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Clark on high-speed rail fares


I’m a South Eastern rail customer on the Hastings–London line, so rail fare hikes in the south-east affect me. I’m also concerned about them politically – if the government wants to convince us to all stop using our polluting cars and switch over to rail travel, the Government needs to make it cheaper and more convenient to do so.

But Greg Clark, Conservative MP for Tunbridge Wells, is wrong about rail fares:

As my hon. Friend eloquently said, we face fare increases well above inflation. The increase is 10 per cent. in Tunbridge Wells this year, following one of 7.9 per cent. the previous year. We can look forward to increases for a further two years, all because the Government, in the tendering document, required Southeastern customers to pay for the costs of the channel tunnel rail link. On the Hastings line, from Sevenoaks right down to Hastings, none of our constituents would benefit from the high-speed line. It is fantastic that it is going ahead, and those who can benefit from it clearly have cause for celebration, but no one in Tunbridge Wells, High Brooms, Tonbridge or any of the stations used by my constituents will benefit. Indeed, we actively disbenefit in the following way.

Journey times from Ashford, which now last 83 minutes on average, will fall to 36 minutes. In so far as there is competition between our towns, Ashford will be more attractive in commuting terms than Tunbridge Wells. We think we have manifest charms that might make up for that, and we are confident that we can hold our own, but nevertheless it is galling for my constituents that they will have no reduction in journey time, while paying the same or more than commuters in Ashford.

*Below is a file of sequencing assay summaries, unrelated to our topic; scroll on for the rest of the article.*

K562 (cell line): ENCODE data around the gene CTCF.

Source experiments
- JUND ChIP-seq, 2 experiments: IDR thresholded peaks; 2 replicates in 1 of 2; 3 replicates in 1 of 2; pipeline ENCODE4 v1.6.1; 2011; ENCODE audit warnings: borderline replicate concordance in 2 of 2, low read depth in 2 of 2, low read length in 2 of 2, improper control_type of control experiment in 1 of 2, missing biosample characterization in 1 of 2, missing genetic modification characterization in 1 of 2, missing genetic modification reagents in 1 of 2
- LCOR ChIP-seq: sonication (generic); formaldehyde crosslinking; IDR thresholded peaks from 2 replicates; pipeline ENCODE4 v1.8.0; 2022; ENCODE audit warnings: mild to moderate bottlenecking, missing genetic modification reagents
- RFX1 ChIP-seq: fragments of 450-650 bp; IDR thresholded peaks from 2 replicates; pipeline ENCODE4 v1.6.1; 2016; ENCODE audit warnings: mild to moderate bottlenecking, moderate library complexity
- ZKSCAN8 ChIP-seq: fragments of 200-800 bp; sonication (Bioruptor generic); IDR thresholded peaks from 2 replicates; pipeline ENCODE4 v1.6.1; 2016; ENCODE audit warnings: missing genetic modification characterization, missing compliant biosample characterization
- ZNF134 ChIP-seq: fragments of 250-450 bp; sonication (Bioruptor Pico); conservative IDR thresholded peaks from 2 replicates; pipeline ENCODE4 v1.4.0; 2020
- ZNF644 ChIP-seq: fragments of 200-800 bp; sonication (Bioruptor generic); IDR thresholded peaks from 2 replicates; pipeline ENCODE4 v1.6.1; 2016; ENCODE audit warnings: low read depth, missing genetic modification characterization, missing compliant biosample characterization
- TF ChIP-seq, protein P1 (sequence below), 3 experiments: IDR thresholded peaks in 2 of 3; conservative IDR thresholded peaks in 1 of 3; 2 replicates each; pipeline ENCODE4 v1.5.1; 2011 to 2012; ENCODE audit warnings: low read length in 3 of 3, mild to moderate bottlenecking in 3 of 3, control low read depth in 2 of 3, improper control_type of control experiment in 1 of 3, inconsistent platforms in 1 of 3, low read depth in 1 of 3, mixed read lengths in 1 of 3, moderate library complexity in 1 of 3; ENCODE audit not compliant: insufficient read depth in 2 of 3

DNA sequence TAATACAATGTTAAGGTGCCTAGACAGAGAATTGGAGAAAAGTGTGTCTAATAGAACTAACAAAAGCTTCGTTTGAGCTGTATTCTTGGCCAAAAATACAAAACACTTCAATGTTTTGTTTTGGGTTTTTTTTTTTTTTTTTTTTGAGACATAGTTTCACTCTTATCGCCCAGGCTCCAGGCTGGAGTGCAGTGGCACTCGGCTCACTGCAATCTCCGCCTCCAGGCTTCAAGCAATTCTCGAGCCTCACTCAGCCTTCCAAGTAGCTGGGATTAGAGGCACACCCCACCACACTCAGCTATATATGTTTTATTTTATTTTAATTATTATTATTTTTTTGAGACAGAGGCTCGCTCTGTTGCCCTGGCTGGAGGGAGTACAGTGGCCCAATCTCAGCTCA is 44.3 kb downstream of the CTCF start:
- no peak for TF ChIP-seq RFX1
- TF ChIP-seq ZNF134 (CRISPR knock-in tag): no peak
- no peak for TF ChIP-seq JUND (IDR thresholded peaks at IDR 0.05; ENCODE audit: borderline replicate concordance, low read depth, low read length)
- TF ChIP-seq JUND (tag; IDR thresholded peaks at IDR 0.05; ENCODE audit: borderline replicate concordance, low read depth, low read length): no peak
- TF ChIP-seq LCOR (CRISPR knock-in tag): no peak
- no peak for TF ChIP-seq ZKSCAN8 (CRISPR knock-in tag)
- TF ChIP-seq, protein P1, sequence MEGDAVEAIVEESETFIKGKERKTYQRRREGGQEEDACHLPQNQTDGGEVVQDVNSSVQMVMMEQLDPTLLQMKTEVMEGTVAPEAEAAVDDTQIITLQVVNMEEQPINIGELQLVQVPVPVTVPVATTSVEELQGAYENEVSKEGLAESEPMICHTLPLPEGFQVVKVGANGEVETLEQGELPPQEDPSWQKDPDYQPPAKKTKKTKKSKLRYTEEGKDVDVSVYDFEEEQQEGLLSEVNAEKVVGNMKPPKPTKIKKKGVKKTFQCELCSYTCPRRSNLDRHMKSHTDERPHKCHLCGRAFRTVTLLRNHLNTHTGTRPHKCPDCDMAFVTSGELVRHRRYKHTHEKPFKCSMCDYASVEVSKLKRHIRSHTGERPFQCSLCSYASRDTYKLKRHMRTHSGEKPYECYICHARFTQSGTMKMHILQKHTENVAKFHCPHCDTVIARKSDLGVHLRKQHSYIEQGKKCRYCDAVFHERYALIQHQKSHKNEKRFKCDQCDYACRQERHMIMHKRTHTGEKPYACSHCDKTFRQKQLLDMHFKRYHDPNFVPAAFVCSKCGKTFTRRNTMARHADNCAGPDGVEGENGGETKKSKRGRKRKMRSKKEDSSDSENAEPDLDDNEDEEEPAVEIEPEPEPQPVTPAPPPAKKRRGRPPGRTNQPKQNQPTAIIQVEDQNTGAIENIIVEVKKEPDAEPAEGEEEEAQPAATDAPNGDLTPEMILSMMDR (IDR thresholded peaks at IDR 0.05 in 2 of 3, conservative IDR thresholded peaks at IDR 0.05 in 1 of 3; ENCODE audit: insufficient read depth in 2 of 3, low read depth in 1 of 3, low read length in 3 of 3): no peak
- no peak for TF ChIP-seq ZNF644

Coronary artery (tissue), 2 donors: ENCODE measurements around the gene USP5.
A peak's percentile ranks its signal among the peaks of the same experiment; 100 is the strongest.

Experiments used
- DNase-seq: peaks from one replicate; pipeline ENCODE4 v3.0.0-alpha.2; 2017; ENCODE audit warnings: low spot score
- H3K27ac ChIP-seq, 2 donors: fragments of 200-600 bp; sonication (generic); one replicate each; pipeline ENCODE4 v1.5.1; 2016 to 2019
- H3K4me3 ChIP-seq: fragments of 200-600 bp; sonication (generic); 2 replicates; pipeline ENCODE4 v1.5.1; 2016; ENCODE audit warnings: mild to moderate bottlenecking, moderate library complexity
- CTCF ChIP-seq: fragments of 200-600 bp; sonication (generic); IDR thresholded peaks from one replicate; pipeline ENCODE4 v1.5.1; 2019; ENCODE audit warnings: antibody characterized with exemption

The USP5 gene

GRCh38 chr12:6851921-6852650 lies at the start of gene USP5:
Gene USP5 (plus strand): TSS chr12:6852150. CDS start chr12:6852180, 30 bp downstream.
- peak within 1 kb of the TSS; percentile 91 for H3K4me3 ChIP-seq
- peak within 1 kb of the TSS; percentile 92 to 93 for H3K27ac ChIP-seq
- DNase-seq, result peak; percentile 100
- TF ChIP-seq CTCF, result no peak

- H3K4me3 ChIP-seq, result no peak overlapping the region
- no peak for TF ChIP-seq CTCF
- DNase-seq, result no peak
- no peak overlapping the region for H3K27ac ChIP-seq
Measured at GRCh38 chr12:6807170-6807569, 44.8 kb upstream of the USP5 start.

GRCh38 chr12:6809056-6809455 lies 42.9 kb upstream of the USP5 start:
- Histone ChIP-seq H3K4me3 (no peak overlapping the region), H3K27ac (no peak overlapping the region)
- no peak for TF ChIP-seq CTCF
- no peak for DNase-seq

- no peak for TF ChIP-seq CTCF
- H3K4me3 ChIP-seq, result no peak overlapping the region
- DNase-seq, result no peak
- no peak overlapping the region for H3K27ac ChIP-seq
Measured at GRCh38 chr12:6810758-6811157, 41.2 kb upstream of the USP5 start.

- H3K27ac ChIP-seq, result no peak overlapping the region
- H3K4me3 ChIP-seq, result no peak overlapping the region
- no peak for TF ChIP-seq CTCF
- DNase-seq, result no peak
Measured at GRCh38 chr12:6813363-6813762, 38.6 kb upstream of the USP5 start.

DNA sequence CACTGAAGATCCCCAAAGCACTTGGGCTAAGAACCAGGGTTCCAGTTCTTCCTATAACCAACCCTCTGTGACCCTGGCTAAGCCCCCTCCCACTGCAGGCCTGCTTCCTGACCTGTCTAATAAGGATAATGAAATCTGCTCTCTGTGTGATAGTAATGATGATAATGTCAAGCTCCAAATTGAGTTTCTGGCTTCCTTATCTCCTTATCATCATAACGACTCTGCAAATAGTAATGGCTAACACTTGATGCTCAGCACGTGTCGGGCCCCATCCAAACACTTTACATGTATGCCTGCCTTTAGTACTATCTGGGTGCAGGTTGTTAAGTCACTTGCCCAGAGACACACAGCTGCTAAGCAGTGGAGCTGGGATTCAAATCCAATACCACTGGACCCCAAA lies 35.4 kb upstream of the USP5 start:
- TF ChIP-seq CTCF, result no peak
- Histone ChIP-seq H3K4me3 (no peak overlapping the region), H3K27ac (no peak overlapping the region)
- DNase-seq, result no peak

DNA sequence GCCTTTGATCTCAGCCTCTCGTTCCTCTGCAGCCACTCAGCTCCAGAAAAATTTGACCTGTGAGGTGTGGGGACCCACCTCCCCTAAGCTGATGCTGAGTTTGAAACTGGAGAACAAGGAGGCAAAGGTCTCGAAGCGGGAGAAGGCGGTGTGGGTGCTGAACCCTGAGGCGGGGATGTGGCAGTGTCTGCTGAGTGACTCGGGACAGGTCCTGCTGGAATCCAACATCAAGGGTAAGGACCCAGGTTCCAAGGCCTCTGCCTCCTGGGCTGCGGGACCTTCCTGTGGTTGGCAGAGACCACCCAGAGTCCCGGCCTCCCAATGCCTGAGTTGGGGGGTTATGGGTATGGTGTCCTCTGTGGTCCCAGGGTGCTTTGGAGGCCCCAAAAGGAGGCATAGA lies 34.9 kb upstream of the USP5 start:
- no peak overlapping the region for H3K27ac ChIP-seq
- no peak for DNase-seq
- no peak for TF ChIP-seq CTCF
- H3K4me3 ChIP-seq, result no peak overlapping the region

First of all: none of Greg Clark’s constituents are going to benefit from the Channel Tunnel Rail Link? How about if they use Eurostar? Reduced journey times from London to Paris are pretty useful and benefit anyone who can get to London reasonably easily. And there is at least a possible benefit for commuters in Tonbridge, Tunbridge Wells and down the line to Hastings: as Eurostar trains are no longer using the track from Tonbridge to London, that potentially means more capacity for commuter trains.

It is disappointing for those of us who live on the Hastings line to not be able to take advantage of high-speed London trains and also – as was once suggested – Tonbridge becoming a Eurostar station. “Tonbridge International” and a high-speed link to Paris, Lille and Brussels would have rid the area of any lingering provincialism.

Clark is wrong about how Tunbridge Wells commuters have no reduction in journey time “while paying the same or more than commuters in Ashford”. Ashford commuters who want to use the high-speed service pay a supplementary charge of £4.50 (single), £8.20 (return) or £4.40 (offpeak return) – as do high-speed commuters in Canterbury, Dover, Folkstone and Ramsgate. Ebsfleet travellers also pay a supplementary charge, although it is lower than those from the other stations.

An Anytime Day Return from Tunbridge Wells to London costs £27.80. An Anytime Day Return from Ashford to London (Waterloo East or Charing Cross, not high-speed to St. Pancras) costs £41.30. Add another £8.20 on top of that for high-speed for a whopping £49.50. This is hardly Tunbridge Wells commuters “paying the same or more than commuters in Ashford”!


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